Neo’s Leap in The Matrix #ifthiswereaTTRPG

Today’s #ifthiswereaTTRPG post is around a famous jump: Neo’s first attempted leap from skyscraper to skyscraper when he enters Morpheus’ training program.

There are many important themes in The Matrix. But a critically important one is about the boundaries of our thoughts and feelings’ impact on the world around us and how re-imagining those limitations away is a conduit for incredible growth. And that’s a wonderful theme for any tabletop role playing game as well: how both the players and their characters can grow through breaking through each other’s barriers of assumptions about what is and isn’t possible.

Neo and Morpheus are in the training program and Morpheus tries to whet Neo’s appetite with this theme with his words but to Neo, and to many, this advice comes across as far too rooted in riddles than reality. On top of the skyscraper, Neo sees Morpheus leap hundreds of feet, thousands of feet up in the air, with complete ease, as if the success of the jump was preordained. “Whoa!”

And the moment where it comes time for Neo to attempt the same jump is the subject of today’s #ifthiswereaTTRPG post. There is a lot of pressure on Neo, is he “The One”? Can he live up to that name? And will he disappoint all of the human beings counting on him on the ship? And can he take in this new information and find a way to bend and alter reality to his imagination and will?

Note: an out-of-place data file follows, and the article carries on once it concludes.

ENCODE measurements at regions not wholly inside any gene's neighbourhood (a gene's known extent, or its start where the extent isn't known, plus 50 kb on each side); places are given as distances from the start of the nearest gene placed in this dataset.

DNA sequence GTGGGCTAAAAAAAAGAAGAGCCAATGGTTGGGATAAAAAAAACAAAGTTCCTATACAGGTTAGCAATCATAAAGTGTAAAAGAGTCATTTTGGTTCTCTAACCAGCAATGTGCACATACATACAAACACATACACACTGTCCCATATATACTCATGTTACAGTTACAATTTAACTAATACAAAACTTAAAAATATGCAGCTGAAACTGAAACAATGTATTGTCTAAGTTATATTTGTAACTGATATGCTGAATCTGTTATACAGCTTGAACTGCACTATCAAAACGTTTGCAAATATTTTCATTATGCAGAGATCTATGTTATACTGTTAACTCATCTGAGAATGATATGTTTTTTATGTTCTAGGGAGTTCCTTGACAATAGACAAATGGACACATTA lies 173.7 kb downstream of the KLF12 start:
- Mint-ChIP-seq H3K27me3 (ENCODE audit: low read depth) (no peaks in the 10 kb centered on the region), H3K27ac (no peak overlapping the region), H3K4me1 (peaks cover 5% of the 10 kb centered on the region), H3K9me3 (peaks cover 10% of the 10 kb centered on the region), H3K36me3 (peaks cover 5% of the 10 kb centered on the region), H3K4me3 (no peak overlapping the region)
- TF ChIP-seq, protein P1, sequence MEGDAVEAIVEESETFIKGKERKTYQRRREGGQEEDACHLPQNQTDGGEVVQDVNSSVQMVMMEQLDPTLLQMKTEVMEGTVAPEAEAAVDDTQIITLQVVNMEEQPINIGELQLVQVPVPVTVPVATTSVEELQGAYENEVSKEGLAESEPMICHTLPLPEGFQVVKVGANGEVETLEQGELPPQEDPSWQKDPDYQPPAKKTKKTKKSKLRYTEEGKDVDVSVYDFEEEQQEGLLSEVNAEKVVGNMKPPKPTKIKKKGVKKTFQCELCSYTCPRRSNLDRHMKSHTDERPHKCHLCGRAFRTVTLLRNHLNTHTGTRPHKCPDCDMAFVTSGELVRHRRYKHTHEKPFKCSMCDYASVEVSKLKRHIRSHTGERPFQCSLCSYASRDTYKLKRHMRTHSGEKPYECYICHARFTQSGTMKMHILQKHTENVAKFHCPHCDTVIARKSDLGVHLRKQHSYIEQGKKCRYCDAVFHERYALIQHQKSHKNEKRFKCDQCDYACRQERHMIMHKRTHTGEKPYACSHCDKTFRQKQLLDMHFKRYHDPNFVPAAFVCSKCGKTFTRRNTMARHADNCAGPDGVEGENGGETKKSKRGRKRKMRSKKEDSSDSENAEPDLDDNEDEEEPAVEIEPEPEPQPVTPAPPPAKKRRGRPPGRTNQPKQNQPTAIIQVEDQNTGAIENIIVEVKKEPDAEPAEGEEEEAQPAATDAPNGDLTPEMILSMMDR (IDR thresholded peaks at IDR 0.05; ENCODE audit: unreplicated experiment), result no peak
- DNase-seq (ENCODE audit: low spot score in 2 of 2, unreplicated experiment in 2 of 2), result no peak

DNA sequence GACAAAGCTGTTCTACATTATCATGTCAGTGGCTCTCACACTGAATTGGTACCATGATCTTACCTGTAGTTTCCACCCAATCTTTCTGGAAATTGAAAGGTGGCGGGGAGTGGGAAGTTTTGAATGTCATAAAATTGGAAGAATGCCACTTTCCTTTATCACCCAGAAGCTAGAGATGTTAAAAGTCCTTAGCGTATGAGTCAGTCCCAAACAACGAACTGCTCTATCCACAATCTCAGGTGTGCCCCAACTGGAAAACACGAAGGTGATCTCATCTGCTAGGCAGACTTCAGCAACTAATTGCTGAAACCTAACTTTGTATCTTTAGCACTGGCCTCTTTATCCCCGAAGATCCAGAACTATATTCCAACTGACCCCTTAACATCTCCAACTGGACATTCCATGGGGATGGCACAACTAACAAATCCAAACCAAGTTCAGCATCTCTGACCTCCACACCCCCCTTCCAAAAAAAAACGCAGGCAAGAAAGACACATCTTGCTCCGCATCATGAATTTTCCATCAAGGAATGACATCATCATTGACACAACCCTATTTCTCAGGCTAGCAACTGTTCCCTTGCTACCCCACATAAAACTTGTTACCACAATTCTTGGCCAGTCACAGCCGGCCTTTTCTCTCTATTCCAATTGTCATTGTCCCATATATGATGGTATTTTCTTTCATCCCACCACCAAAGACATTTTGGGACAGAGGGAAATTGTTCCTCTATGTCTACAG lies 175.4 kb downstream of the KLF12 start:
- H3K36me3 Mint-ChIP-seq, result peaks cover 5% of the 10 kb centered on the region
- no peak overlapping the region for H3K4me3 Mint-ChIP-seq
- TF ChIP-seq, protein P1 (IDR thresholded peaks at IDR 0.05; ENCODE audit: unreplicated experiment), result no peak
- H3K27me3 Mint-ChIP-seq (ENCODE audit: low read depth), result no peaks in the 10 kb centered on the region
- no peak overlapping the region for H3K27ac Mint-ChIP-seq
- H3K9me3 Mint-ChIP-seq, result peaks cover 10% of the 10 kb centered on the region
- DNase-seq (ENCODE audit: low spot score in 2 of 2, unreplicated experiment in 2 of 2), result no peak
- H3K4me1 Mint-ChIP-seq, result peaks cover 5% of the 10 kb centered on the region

When confronted with the decision to make the leap, the GM would describe Morpheus’ perfect jump and landing, as well as the ridiculous – and formerly impossible – distance he’s just covered. The GM would ask the player playing Neo to make a Willpower roll just to not freak out at seeing something so extraordinary.

Of course, the player passes that roll with flying colors. The GM looks to the player “it’s now or never.”

The player playing Neo gulps but steels themselves: they, and their character Neo, will give it their all. They tell the GM that they’ll make a running start and jump across the gap between the skyscrapers. Of course, the player rolls terribly and Neo falls to the concrete jungle below, the training program absorbing his energy to prevent his death. The other characters are crushed – they had got their hopes up for this “One.”

The player playing Neo is surprised: they thought they really had understood, that it was meant to be. But that’s one of the great messages of The Matrix: it neither wasn’t Neo’s destiny to jump the skyscrapers nor is that fact important. What is important is that Neo’s mind was still living within the boundaries of what he perceived as “real” and “possible” and that’s why he failed to make the leap. And the player playing Neo, in justifying their roll without that wisdom, made its difficulty far harder, thus leading to its failure.

Great scene, greater movie!

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